ClearTV mini Antenna Tests, Sort-of

To test out the ClearTV antenna, I used a homemade set of rabbit ears with a reflector similar to their “copper mesh.” I needed similar elements that can contract and extend to the same dimensions as the ClearTV mini can and also, if wanted, change the angle between the dipole elements.

To start, I calculated the lengths needed for the elements to create a dipole of the best dimensions:

ClearTV mini TECHNICAL DATA:

Frequency range:
VHF 174-230 MHz, dipole ~ 17.0” to 12.8” (1/4-λ length)
UHF 470-862(596) MHz , dipole ~ 6.28” to 4.95” (1/4-λ length)
Gain: 0~3dBi
Receiving Range: FM/VHF/UHF (FM is from 88-108 MHz dipole ~5’ 7” to 4’ 6.7”)
Impedance: 75 Ohms

In the ClearTV mini Technical Data, above two things are claimed:

  1. Their antenna goes to 862 MHz, but by July of 2020, the FCC will have forced all TV stations to relocate if  they are above old Channel 34 (590-596 MHz). (They are selling 600 MHz and above to cell phone companies for 5G usage.)
  2. Their antenna’s frequency range is from 88 MHz to 862MHz. For best reception of the FM radio and VHF TV frequencies, the antenna would need to be able to extend from 1’0.8″ to 2’9.5″.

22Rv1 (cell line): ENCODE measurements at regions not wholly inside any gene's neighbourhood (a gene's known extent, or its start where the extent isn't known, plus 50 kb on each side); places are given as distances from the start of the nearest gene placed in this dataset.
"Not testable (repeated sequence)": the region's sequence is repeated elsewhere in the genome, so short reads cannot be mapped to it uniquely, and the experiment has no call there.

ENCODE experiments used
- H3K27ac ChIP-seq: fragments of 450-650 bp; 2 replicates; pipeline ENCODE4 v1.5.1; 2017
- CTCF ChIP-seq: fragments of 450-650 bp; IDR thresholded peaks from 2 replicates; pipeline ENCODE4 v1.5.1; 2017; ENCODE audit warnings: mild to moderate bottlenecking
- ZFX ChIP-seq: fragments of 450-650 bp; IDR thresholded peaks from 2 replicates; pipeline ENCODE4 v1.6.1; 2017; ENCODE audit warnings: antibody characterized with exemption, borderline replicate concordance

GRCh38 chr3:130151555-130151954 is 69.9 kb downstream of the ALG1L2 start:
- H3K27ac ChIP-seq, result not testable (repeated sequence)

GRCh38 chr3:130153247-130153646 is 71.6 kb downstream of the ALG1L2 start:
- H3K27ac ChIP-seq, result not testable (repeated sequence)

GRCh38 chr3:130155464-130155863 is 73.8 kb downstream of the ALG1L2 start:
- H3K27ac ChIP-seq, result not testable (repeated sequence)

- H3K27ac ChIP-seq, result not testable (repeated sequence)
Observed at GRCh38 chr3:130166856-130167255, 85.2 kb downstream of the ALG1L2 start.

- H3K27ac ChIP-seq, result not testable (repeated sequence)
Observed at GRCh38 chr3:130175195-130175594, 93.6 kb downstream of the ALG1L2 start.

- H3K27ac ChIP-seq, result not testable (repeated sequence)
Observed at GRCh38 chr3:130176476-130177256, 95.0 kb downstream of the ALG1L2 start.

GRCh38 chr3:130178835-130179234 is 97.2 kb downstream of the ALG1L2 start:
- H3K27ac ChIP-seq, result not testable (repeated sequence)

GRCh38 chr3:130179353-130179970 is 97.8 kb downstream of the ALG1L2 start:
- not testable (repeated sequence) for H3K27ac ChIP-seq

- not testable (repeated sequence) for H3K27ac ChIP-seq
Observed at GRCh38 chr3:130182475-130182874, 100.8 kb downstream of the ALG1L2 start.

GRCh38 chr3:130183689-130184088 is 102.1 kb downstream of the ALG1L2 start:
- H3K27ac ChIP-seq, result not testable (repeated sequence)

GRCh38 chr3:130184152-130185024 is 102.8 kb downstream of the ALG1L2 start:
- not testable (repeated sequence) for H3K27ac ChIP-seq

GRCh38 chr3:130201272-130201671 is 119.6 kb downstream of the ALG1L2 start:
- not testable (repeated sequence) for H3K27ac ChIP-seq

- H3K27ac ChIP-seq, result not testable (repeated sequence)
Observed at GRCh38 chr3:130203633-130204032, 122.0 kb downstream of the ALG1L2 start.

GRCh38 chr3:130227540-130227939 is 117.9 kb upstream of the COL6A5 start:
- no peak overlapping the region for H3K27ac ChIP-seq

My best estimate of the ClearTV mini antenna is that the quarter-λ length is only from 1.9″ to 5.7″. While any length of antenna will pick up any frequency, it is best to have the dipole be half a wavelength (1/2-λ) of the frequency of interest. In the case of this antenna with a max length of 5.7″, the longest wavelength/frequency (λ/f) is 5.7″ X 4 = 0.579 m-λ ~518 MHz or ~ Channel 21 (Center f = 515 MHz, f range: 512-518 MHz). This means that we can expect it to decrease in being able to receive the VHF stations and be even worse for the FM radio stations. Since this antenna is longer than needed for the very high UHF station, it probably won’t be any better receiving them if we make the antenna shorter, but we can try.

Here’s how I estimated the lengths of this antenna and its box:

Since no dimension is knowable from the photo of the TV, no TV make, model, and base size was given. But, in all probability, the five RCA connectors on the back of the TV are spaced the same on all TV’s. The reason I considered this a good assumption is that RCA connectors are all the same size, and all manufacturers will want to space them as close together as possible without making it impossible to actually attach the cables to them. So the size of the RCA cable plug, plus a little space to avoid interference, is the limiting size for getting two of them connected to the RCA ports.